The world is changing every day, and the digital age has accelerated many of those changes to what feels like light speed. So many of the skills that were absolutely necessary at home and at work in the 20th century feel completely outdated today.
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Some of these skills may have benefits in terms of brain development that could make them worth keeping around to some extent. Others are simply holdovers from generations of the past, and there is little reason to keep them around. Here are eight job skills that are officially dying out.
Using a Dictionary
Before the internet, the dictionary was one of the most important books to keep handy, both at home and at the office. Since you couldn’t simply Google the meaning of a word, you had to flip through the alphabetically-sorted pages of the ol’ Merriam-Webster.
Looking words up online is often quicker and easier, but with a dictionary, we might have found a word or two along the way to the one we were trying to find. Today, we tend to find the meaning of the word and move on. Does that mean we are learning fewer words? One study suggests that might be the case.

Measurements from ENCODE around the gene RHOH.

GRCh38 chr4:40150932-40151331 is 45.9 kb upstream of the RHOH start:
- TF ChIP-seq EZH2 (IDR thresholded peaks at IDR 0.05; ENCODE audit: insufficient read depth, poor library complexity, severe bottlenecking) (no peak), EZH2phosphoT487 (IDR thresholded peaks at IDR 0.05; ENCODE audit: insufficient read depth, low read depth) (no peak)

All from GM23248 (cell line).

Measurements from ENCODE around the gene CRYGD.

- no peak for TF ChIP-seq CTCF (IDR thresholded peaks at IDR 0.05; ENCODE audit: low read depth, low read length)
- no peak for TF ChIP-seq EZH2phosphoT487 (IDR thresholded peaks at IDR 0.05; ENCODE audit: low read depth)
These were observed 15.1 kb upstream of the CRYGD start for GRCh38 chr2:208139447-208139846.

Memorizing Phone Numbers
Before the advent of the smartphone, and especially in the 1970s and ’80s, you might have had a phone with few features other than a basic dial pad. If you wanted to call someone at home or at work, you could look their number up in a phonebook, but it was much easier to write it down and then commit the number to memory.
Today, memorizing phone numbers is mostly a thing of the past. Almost everyone has a smartphone, at least in countries like the United States. And even flip phones can store contacts, so hardly anyone flexes those memory muscles anymore.
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“Navigate home.” Have you ever uttered that phrase? If so, chances are you can hardly imagine the idea of fumbling over a paper map (or printed-out MapQuest directions), carefully planning your route for what felt like hours. But what if you couldn’t find your map? You might be out of luck. And the idea of using a compass is foreign to so many of us.